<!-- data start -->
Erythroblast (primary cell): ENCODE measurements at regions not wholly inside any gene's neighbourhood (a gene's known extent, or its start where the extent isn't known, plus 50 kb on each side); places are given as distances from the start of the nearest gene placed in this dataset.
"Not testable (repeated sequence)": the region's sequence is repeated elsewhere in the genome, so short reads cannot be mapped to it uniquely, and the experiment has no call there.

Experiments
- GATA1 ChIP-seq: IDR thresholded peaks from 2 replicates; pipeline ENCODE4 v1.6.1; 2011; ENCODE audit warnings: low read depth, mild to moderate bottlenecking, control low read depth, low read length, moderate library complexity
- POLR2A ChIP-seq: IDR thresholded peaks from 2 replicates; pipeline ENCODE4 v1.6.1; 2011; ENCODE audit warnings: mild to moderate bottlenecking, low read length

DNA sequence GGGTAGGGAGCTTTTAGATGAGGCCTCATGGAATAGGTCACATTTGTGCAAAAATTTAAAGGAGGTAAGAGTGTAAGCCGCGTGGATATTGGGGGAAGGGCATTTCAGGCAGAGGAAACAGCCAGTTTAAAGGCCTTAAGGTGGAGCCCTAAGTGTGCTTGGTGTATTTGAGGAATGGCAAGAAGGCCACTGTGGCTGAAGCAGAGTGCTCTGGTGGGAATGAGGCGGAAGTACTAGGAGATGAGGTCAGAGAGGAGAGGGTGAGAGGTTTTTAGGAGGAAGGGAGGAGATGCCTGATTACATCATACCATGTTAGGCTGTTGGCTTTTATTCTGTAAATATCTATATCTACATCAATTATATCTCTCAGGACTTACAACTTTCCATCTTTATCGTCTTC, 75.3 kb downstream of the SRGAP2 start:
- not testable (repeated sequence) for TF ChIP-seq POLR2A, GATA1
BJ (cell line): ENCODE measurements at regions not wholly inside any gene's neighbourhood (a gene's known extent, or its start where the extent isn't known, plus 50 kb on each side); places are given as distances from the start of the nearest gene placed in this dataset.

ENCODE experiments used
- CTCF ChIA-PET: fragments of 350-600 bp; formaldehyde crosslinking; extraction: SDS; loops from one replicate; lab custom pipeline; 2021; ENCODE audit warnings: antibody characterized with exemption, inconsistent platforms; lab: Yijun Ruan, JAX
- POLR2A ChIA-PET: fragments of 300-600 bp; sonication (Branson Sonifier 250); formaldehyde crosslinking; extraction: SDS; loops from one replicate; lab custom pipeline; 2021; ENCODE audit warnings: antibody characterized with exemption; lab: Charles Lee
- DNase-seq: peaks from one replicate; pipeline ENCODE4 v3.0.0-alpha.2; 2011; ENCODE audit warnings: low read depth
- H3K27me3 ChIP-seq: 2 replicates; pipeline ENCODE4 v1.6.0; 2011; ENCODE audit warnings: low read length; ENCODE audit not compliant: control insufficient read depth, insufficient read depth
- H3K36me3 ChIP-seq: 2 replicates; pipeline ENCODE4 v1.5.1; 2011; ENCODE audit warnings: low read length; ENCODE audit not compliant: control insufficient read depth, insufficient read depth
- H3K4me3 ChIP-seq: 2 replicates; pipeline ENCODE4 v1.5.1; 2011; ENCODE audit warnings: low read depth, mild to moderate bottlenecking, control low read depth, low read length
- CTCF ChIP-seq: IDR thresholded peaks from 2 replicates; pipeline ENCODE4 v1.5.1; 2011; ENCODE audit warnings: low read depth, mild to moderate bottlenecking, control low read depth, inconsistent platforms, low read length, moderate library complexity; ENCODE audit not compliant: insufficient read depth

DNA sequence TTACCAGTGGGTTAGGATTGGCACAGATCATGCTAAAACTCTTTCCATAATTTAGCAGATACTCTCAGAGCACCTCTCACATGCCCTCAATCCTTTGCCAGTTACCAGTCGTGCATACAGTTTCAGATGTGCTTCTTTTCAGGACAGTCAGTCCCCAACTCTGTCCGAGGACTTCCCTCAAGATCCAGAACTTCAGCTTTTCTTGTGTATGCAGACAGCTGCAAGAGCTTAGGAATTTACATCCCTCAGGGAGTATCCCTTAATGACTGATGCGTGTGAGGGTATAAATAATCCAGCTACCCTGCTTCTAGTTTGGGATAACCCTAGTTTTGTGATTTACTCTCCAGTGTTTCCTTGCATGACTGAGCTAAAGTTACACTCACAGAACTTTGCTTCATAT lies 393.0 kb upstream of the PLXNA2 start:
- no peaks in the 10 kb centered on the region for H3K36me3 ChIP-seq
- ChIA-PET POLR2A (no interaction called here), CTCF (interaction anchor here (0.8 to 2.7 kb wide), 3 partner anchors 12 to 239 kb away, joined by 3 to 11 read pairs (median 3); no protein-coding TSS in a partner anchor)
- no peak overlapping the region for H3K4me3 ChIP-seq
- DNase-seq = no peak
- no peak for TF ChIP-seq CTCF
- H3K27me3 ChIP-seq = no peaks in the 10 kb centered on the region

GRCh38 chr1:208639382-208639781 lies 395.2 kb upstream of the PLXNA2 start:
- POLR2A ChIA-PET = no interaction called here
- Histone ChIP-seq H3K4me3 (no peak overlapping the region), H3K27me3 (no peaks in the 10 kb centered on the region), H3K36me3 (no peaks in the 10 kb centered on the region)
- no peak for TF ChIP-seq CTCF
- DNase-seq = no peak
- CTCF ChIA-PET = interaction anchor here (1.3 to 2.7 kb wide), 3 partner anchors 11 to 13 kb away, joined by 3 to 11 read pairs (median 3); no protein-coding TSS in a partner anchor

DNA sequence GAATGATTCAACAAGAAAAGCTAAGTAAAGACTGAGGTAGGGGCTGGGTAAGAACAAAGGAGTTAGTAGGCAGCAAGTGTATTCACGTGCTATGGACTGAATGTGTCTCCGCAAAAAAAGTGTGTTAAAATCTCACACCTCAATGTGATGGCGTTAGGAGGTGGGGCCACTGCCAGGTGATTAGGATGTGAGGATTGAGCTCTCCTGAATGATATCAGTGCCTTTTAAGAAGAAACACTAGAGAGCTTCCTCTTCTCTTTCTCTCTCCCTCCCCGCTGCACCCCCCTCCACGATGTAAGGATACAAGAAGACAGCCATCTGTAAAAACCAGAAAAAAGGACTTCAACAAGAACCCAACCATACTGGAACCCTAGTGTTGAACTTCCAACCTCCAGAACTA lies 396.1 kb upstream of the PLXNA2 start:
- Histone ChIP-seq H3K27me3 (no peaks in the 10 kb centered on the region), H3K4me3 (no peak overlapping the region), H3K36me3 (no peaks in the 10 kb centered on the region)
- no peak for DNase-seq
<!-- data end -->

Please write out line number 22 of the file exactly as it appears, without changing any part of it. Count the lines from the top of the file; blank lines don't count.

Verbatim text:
- no peak for TF ChIP-seq CTCF